3. Lake Placid, 1932: Speedy New Yorker wins first Jewish Winter Olympic gold
Opened by FDR in the small upstate New York town of Lake Placid, the III Winter Olympiad witnessed a Jewish speed skater from the Bronx, Irving Warren Jaffee, win two gold medals in the 5,000 and 10,000-meter races – tying for first in total individual medals won at the Games. The son of Russian Jewish immigrants, Jaffee was actually on the brink of winning gold in the previous games in St. Moritz, yet missed out when the referee controversially cancelled the 10,000-meter competition that the Jewish skater was leading due to thawing ice.
4. Mandatory Palestine, 1933: The Zionist quest for auric glory begins
Numbering fewer than 200,000 people, the Jewish residents of Mandatory Palestine nevertheless had big dreams when they founded their own National Olympic Committee in 1933, 15 years before independence, and nearly two decades before Israel’s historic Helsinki debut.
5. Berlin, 1936: Hitler eat your hate out! Jews win 10 medals at the Nazi Games
Amid seas of swastika flags and Nazi salutes – not to mention a prohibition on “full-blood” German Jews from participating – sporty Semites defiantly shined at the Berlin Summer Games. Thirteen people identifying as Jewish or of Jewish descent competed, winning 10 medals in all, including a gold by Hungary’s Gyorgy Brody, considered one of history’s greatest water polo goalies. Along with African American sprinter Jesse Owen’s epic feats on the track, Jewish success in Berlin proved just how flawed Hitler’s racial eugenic theories were.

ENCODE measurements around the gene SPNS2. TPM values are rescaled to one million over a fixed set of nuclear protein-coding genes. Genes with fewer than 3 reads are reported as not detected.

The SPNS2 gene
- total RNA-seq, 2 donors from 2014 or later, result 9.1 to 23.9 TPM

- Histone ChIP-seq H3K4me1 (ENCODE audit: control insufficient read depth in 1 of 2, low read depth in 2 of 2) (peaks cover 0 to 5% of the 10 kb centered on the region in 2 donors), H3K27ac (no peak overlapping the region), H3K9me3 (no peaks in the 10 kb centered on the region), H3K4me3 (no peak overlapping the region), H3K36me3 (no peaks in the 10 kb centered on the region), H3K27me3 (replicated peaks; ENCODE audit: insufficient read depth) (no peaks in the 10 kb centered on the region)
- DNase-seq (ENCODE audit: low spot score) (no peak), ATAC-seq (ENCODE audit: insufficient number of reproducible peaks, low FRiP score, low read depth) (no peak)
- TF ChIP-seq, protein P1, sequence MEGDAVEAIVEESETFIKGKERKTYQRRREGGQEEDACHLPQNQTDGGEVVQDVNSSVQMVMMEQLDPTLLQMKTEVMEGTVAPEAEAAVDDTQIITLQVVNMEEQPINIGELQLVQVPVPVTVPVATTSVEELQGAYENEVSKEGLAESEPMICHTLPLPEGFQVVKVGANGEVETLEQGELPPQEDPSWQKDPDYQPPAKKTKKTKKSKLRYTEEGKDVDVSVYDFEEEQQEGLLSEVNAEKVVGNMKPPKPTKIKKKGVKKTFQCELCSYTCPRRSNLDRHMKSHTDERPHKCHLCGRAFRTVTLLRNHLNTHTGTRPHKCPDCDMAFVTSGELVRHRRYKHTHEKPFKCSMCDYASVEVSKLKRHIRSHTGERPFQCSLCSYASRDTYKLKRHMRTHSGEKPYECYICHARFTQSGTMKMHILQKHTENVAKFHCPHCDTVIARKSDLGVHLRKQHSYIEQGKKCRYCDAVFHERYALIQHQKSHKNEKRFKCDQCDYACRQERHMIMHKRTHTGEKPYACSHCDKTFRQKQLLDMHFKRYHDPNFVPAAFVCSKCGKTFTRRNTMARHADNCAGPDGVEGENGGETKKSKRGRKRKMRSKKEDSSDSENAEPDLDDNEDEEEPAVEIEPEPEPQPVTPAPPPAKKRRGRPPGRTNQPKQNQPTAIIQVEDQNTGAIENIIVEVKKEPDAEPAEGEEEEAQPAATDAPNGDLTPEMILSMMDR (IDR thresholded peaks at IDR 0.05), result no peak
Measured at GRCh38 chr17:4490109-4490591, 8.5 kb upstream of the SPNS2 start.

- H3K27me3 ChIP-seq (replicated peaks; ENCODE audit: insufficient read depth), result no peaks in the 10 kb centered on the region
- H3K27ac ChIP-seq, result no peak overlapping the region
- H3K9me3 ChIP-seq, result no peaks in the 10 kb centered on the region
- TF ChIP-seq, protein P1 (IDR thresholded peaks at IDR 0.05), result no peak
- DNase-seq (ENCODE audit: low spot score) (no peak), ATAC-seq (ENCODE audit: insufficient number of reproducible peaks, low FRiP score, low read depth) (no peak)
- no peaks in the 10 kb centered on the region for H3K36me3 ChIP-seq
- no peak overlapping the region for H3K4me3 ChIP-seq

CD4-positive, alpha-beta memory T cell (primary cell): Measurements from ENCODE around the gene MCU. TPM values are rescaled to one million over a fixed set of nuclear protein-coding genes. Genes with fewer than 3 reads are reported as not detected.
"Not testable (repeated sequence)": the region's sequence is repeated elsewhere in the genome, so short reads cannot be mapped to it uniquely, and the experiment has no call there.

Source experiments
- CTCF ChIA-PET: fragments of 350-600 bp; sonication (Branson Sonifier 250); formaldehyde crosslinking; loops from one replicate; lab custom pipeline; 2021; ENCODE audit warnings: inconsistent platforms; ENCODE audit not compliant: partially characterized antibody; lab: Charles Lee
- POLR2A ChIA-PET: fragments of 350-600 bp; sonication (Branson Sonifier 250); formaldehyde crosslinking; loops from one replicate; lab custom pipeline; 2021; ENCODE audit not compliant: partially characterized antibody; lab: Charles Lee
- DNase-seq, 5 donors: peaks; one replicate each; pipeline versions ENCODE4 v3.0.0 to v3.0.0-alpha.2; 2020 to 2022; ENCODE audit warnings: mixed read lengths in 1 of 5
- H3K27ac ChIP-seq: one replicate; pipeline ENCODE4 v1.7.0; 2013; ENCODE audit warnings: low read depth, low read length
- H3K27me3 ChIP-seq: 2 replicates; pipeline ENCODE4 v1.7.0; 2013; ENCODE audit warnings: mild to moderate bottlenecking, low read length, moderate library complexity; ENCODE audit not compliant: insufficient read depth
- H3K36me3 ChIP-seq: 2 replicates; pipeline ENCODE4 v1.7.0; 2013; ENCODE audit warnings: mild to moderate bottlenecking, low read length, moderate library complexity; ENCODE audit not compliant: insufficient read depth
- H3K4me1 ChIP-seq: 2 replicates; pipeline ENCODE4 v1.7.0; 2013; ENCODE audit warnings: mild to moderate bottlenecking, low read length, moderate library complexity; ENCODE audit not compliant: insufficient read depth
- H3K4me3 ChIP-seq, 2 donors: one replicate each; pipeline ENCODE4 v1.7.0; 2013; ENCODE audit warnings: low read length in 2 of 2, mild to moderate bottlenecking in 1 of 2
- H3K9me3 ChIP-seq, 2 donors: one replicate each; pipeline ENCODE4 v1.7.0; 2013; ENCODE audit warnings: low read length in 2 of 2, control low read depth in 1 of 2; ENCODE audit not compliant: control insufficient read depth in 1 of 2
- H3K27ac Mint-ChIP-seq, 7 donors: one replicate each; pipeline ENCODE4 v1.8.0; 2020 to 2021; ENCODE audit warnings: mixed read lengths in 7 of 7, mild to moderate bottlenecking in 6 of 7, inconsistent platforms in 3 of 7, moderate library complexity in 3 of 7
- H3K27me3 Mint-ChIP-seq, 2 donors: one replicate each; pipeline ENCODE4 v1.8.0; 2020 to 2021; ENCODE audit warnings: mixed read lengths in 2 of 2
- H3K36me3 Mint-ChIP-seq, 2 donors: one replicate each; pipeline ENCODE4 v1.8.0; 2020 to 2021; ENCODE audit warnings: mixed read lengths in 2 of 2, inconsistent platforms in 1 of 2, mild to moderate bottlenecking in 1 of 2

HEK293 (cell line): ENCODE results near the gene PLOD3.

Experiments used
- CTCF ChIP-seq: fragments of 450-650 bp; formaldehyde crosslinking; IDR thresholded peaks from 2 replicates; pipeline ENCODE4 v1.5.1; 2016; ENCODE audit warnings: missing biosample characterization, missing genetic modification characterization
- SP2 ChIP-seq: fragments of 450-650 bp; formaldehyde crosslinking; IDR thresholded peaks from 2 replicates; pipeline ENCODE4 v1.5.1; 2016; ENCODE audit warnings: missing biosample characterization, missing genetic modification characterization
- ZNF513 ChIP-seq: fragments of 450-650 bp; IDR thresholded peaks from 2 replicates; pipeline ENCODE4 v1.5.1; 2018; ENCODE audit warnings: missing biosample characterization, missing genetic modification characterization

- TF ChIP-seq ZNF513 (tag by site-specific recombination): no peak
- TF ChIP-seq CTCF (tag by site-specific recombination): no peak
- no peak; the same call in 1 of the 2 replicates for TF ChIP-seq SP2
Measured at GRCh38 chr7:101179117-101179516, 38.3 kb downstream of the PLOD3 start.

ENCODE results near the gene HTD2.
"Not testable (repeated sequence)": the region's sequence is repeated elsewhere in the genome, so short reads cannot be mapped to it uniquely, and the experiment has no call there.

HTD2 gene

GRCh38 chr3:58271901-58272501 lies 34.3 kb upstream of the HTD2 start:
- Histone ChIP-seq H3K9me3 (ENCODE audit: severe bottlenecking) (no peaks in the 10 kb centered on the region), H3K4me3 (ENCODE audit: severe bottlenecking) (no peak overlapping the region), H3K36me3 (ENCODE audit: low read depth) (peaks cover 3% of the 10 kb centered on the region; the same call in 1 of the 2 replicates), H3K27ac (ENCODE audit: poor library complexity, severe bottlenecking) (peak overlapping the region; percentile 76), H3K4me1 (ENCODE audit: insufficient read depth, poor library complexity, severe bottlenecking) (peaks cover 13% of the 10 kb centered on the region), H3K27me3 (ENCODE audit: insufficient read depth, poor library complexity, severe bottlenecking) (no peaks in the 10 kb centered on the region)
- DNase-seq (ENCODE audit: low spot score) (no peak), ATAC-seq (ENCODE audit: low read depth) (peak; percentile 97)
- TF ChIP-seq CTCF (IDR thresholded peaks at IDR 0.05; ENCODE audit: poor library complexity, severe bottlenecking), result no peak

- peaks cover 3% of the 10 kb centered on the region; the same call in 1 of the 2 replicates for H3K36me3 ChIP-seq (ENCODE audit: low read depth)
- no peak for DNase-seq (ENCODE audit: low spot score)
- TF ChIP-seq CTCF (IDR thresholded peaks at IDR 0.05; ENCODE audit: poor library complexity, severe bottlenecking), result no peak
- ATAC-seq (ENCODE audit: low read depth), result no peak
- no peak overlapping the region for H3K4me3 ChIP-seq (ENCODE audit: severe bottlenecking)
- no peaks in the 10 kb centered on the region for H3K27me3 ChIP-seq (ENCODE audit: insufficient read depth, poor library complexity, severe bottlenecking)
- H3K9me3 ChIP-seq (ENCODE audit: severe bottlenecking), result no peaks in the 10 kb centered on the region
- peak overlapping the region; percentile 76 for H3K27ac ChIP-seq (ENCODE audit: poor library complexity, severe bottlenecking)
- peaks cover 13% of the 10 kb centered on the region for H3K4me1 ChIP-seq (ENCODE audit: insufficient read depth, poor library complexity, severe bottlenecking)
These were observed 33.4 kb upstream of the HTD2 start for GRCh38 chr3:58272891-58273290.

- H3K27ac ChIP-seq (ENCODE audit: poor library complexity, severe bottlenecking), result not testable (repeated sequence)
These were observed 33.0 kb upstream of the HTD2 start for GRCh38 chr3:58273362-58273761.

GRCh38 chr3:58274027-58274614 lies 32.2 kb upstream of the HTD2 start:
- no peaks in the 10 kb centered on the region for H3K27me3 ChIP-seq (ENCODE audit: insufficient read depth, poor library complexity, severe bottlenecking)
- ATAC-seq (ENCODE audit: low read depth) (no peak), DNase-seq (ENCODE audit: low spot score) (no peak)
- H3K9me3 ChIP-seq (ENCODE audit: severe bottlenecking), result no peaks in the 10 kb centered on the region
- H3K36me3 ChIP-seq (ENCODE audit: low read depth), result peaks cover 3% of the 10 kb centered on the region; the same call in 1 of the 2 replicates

6. Buckinghamshire, 1948: Holocaust refugee fathers the Paralympic movement
After fleeing his native Germany for England in 1939, one Jewish neurologist by the name of Ludwig Guttmann started a veritable sporting, and wider social, revolution when he organized the 1948 International Wheelchair Games, considered the precursor to the Paralympics. Featuring javelin and archery competitions for wheel-chair bound patients on the grounds of Stoke Mandeville Hospital, Dr. Guttmann deliberately staged the event to coincide with the London 1948 Summer Olympics in the belief that disabled people too should be able to compete for sporting glory.